Lost and saved on television.

Author:Douthat, Ross
Position:Decency, television program censorship
 
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There was a time in American life, not so very long ago, when the only significant relation between religion and popular culture seemed to be the tedious symbiosis enjoyed by such envelope-pushing television producers as Steven Bochco and David E. Kelley and the conservative Christians who loved to hate them. The pattern repeated itself endlessly: Some line would be crossed (a bared buttock, a profanity, a dollop of anti-Catholic bigotry) and the Moral Majority or the Catholic League or the Traditional Values Coalition would mount a protest or a boycott, which in turn only ensured higher ratings for the television show in question and incentives for further envelope-pushing the next time around.

Today those battles are all but finished, and the religious side has lost. It was beaten in part by provocateurs like Bochco and the broader left-wing campaign against anything that even hinted at censorship. But it was also defeated by forces beyond the control of either artists or agitators. Technological change, above all, doomed the fight for decency in American popular culture, as every successive technological innovation weakened the power of regulators, moral and otherwise, while expanding the venues where human weakness could be exploited for fun and profit (mainly the latter). Russell Kirk famously called the automobile a "mechanical Jacobin," but the fissiparous, fragmenting effects of cable television, DVDs, and the Internet make the Model T look Burkean by comparison.

The result is the unrestrained and unrestrainable popular culture of today, where every concept, no matter how lowbrow or how vile, can find a platform and an audience. A television show that proves too violent for NBC ends up on Showtime; an FCC crackdown on a raunchy radio host only nudges him into a lucrative new spot on satellite radio; a community that manages to keep X-rated movies out of its theaters and video stores is just pushing money into the pockets of sleaze merchants who peddle their wares over high-speed Internet connections. Small wonder that America's movies and music and television shows make us enemies in traditional societies around the world--and small wonder, too, that many cultural conservatives, despairing of their country's future, embrace withdrawal from the world into a narrow, well-defended Christendom, where their families and their faith can be protected from the lowest-common-denominator swill that washes against the walls outside.

Yet religious believers have also profited in certain ways from the crack-up of the old middlebrow, PGrated common culture, even if it's sometimes hard to see the gains through the gore and exhibitionism. This is the great paradox of twenty-first-century popular culture in America: For all its profanity and blasphemy, the new culture arguably takes religions issues and debates more seriously than it used to in a more decent, less decadent era.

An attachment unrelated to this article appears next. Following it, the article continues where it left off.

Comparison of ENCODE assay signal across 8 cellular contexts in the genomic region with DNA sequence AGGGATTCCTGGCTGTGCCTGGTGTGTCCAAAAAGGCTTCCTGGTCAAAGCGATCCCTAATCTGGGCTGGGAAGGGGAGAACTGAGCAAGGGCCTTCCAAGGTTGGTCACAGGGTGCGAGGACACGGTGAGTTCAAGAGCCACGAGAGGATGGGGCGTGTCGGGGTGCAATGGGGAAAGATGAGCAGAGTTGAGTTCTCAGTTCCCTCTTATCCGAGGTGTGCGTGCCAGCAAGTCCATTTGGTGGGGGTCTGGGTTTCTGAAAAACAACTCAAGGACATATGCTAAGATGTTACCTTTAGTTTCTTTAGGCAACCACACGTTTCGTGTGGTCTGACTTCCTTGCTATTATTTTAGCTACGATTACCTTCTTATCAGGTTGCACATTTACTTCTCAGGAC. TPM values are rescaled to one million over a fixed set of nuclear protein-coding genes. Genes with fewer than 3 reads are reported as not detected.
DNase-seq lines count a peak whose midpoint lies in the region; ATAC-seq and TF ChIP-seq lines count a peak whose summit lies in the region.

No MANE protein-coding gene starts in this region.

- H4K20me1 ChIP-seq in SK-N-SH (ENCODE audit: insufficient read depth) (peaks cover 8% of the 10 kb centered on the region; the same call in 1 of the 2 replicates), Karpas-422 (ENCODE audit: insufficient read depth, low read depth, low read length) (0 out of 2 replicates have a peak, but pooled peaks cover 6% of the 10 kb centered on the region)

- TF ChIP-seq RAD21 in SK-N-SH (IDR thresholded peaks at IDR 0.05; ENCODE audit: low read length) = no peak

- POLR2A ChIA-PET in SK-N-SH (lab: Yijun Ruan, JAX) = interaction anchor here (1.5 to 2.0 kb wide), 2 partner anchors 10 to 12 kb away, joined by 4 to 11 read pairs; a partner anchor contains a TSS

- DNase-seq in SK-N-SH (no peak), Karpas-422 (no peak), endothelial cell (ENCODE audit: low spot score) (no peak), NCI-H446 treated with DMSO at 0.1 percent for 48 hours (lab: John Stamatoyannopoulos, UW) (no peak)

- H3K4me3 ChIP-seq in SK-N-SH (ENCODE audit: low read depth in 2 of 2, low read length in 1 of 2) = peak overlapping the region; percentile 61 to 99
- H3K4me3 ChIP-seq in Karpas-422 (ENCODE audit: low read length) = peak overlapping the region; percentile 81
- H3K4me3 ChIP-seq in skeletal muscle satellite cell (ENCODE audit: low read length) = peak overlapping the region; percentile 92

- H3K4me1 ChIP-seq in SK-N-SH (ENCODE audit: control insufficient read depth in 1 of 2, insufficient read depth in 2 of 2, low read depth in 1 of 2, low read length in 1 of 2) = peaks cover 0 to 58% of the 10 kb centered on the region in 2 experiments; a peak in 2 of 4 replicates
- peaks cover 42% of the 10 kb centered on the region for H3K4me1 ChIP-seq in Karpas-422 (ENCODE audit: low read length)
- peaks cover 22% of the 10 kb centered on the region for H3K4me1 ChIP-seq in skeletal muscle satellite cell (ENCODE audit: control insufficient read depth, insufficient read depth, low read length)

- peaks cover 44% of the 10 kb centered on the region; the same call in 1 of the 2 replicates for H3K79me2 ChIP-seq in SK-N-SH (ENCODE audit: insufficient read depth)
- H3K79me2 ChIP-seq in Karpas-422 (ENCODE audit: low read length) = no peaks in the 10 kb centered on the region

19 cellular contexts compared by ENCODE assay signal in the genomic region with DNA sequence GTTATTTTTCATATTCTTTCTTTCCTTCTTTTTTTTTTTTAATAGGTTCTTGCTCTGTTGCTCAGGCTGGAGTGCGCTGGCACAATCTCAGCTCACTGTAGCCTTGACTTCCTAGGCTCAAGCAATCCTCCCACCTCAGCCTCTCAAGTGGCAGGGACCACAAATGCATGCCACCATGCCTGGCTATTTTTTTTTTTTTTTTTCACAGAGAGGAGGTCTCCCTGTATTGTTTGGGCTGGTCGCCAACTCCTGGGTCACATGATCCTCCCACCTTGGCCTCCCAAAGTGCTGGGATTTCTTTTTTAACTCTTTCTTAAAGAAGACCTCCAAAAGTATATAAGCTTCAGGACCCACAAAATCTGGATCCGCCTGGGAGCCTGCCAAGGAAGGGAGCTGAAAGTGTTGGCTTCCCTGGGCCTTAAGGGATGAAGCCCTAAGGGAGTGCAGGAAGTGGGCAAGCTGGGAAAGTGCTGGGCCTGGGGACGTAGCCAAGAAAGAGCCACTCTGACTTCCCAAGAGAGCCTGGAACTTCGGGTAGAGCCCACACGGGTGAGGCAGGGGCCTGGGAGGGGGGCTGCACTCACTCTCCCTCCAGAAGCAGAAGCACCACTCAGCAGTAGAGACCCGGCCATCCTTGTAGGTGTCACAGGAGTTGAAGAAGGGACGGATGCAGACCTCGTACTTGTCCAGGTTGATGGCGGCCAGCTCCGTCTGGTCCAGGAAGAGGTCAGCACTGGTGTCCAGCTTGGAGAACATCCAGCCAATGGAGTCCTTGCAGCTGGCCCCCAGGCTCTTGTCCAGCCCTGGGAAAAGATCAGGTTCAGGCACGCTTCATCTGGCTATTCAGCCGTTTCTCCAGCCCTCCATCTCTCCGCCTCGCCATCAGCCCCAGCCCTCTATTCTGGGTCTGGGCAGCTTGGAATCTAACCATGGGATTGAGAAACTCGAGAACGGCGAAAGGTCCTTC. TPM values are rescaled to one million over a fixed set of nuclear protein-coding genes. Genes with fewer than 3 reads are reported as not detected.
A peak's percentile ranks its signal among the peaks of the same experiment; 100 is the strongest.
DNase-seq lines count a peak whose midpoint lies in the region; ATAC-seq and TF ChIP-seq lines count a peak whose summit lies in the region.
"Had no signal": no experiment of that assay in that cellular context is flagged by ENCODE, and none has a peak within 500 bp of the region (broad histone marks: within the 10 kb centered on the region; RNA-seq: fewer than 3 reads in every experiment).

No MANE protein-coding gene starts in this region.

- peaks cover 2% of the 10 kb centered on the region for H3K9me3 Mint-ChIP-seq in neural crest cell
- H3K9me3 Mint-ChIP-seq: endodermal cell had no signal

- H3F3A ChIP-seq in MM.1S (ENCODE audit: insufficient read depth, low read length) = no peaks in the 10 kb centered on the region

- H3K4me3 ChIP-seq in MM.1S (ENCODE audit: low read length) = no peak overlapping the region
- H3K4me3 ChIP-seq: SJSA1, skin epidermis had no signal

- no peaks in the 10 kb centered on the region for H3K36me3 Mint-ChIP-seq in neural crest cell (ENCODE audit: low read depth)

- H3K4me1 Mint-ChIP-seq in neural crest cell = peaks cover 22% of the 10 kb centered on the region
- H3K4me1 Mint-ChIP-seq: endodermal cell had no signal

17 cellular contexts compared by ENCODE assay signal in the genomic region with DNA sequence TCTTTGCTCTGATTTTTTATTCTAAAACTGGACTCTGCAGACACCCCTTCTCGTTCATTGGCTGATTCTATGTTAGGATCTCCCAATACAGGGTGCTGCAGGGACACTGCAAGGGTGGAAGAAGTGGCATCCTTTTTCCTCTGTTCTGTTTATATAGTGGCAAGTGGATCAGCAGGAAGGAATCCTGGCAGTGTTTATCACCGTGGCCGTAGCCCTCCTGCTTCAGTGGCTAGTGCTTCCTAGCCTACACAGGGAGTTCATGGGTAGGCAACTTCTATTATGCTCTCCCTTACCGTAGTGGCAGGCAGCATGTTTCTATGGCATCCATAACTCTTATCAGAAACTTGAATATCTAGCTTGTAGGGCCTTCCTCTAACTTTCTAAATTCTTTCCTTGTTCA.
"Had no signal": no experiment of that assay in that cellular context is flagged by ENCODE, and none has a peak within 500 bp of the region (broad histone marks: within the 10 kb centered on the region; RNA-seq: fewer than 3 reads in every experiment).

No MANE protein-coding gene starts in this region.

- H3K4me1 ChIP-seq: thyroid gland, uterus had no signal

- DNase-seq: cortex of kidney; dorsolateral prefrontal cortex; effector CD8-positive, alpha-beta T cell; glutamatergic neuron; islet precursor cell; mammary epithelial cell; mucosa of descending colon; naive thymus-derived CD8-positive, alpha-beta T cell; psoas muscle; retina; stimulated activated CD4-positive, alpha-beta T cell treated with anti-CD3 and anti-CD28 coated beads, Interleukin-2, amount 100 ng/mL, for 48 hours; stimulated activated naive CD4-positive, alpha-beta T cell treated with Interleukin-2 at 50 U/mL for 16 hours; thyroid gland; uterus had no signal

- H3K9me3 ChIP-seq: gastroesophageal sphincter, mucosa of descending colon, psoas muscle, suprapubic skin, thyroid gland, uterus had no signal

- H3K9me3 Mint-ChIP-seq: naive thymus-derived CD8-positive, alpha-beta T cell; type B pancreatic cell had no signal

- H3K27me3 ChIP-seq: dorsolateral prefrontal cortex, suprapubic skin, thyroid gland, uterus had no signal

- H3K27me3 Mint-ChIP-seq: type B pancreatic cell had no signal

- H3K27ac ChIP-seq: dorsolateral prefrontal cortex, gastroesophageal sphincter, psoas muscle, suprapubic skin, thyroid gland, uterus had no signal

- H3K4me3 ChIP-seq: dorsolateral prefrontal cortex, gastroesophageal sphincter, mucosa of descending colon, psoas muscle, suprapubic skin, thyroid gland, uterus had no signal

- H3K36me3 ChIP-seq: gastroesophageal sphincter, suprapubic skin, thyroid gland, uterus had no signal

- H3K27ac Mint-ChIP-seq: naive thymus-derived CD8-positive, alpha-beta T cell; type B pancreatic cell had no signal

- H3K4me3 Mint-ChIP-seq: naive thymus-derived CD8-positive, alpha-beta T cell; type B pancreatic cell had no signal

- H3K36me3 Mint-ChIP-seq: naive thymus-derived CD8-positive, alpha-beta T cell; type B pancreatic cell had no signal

Or perhaps it isn't a paradox at all: There was a time, after all, when many religious thinkers were skeptical of the kind of mass culture that had its American heyday at mid-century, critiquing its homogeneity and complacency, tackiness and philistinism. They rose to the defense of the old dispensation only because the alternative--the mainstreaming of the 1960s counter-culture, with its contempt for every tradition and authority--seemed far worse. (The Bells of St. Mary's might not be The Divine Comedy, but it was better than Basic Instinct.)

The counterculture has largely won, and our society is in many ways the worse for it. But there are opportunities in defeat as well as victory, and places where new life can spring up amid the ruins. The old gatekeepers were at best superficially conservative and favorably disposed to religion only because they believed in being inoffensive about every segment of the mass market on which their films and shows depended. Now the incentives to be uncontroversial are far weaker. Which means that, along with all the dreck and smut and mediocrity, there's more room for idiosyncrasy, controversy, and political incorrectness as well. These can be the raw materials of blasphemy, but they can also be the stuff of popular art that drills deep into issues--theology and human destiny, sin and redemption, heaven and hell--that the old mass media treated with kid gloves.

True, God has to compete with Paris Hilton and Family Guy for attention, but at least He's in there fighting.

Consider recent developments in science fiction and fantasy. These are genres that have traditionally provided fertile ground for metaphysically inclined fiction, but for a long time their presence in the American mass media began with...

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